Salman Rushdie likely understood he would cause a controversy when he published a novel titled The Satanic Verses. The book mocked or at least contained mocking references to the Prophet Muhammad and other aspects of Islam, in addition to and a character clearly based on the Supreme Leader of Iran. On February 14, 1989, that Supreme Leader, the Ayatollah Ruhollah Khomeini, issued just about the strongest response possible, calling on “all brave Muslims” to kill Rushdie and his publishers.

Although many of the most controversial things said about Islam and Muhammad in the book come from the mouths of disreputable or comic characters, it was undeniably critical and insulting. The title refers to passages said to have been removed from the Qur’an in which the Prophet spoke the words of Satan instead of God, and many were particularly incensed by the depiction of a brothel where the prostitutes shared the names of Muhammad’s wives. Khomeini, who had suddenly deposed a U.S.-backed monarch a decade before, was the leader of a group of clerics who had turned Iran into a theocracy. As such, he was perhaps the most prominent Shi’a authority in the world. Muslims around the world had already condemned The Satanic Verses—it was publicly burnt in Bolton, UK, sparked a deadly riot in Pakistan and was banned entirely in multiple Muslim countries—but Khomeini’s fatwa brought the controversy to new heights.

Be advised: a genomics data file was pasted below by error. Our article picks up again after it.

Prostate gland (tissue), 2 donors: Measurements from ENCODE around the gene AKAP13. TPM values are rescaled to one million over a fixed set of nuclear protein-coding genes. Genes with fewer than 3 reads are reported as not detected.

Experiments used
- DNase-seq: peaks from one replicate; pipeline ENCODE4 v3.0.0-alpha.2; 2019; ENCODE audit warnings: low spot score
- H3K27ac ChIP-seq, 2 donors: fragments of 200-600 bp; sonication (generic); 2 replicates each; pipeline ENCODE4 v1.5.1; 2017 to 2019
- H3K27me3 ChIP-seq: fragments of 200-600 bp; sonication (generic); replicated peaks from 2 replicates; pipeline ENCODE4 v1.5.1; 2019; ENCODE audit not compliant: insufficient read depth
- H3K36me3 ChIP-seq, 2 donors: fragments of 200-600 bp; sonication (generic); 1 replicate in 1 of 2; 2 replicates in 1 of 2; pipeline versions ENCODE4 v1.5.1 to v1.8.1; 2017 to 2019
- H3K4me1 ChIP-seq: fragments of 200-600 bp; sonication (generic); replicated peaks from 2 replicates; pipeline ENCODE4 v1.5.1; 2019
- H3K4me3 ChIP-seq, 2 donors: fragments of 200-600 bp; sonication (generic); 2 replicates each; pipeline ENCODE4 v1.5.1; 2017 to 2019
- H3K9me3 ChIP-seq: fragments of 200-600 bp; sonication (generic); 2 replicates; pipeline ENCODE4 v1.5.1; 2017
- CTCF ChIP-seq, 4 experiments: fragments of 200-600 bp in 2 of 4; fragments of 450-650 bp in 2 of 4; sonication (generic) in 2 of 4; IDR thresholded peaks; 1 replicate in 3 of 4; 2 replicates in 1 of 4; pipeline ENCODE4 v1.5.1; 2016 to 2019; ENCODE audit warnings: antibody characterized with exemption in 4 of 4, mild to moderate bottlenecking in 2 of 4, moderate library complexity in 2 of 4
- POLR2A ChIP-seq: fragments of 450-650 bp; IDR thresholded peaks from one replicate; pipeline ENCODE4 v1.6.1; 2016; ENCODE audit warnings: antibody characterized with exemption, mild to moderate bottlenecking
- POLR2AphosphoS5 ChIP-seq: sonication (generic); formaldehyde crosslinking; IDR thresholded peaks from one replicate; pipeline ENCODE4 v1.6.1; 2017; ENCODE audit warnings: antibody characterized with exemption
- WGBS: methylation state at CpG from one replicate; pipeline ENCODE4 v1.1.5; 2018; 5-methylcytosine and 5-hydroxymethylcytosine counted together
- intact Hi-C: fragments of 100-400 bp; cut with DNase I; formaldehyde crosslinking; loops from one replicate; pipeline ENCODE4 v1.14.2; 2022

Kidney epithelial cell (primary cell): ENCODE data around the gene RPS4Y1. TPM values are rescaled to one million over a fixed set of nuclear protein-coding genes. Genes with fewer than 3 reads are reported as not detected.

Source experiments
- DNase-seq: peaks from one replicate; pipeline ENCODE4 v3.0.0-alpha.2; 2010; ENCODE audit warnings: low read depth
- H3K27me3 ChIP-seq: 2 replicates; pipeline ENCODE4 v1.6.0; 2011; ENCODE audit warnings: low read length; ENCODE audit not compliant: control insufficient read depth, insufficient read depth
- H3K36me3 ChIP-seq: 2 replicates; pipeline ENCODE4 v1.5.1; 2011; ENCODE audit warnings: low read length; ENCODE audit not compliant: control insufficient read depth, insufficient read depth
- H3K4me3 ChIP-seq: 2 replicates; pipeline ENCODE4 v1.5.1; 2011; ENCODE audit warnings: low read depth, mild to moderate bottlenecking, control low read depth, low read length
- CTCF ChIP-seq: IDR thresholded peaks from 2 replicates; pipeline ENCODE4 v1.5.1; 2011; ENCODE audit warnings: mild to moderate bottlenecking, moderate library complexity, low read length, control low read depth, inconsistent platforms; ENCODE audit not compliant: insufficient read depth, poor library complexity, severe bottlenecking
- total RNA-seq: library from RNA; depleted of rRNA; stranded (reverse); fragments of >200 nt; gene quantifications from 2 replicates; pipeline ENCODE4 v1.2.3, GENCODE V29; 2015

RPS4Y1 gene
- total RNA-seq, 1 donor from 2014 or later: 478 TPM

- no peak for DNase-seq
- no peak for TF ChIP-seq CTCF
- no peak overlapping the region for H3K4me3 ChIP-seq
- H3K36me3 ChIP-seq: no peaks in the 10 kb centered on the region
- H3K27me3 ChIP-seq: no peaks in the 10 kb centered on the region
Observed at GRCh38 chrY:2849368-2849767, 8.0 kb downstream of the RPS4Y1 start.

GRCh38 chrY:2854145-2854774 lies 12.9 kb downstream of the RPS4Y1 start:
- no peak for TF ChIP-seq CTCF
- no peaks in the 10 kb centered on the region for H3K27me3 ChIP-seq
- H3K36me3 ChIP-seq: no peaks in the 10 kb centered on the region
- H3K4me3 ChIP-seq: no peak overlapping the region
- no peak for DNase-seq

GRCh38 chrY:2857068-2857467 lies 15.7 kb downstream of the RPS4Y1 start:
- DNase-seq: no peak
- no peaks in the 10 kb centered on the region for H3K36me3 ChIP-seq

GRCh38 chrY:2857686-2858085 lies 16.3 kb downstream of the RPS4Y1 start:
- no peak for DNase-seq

Booksellers the world over, including many Barnes & Noble stores in the United States, refused to sell The Satanic Verses for fear of retribution. Many that did sell it were bombed. Free speech advocates and anti-religious figures vociferously defended Rushdie, but many Muslim leaders and even moderate Muslim cultural figures outright condemned him or at least stated he had gone too far. Rushdie apologized both to the Ayatollah and to Muslims around the world in 1989 and 1990, but protests and violence continued. The novel’s Japanese translator was stabbed to death in 1991, while its Italian translator was critically wounded by an assailant. Rushdie later said he regretted apologizing.

A fatwa is a judgement issued by a religious scholar and can only be repealed by that same scholar, meaning that the fatwa against Rushdie could never be taken back after the Ayatollah’s death in June of 1989. In 1998, the Iranian government declared it would neither “support nor hinder” Rushdie’s assassination, and private groups inside Iran and …read more


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6 Strategies Harriet Tubman and Others Used to Escape Along the Underground Railroad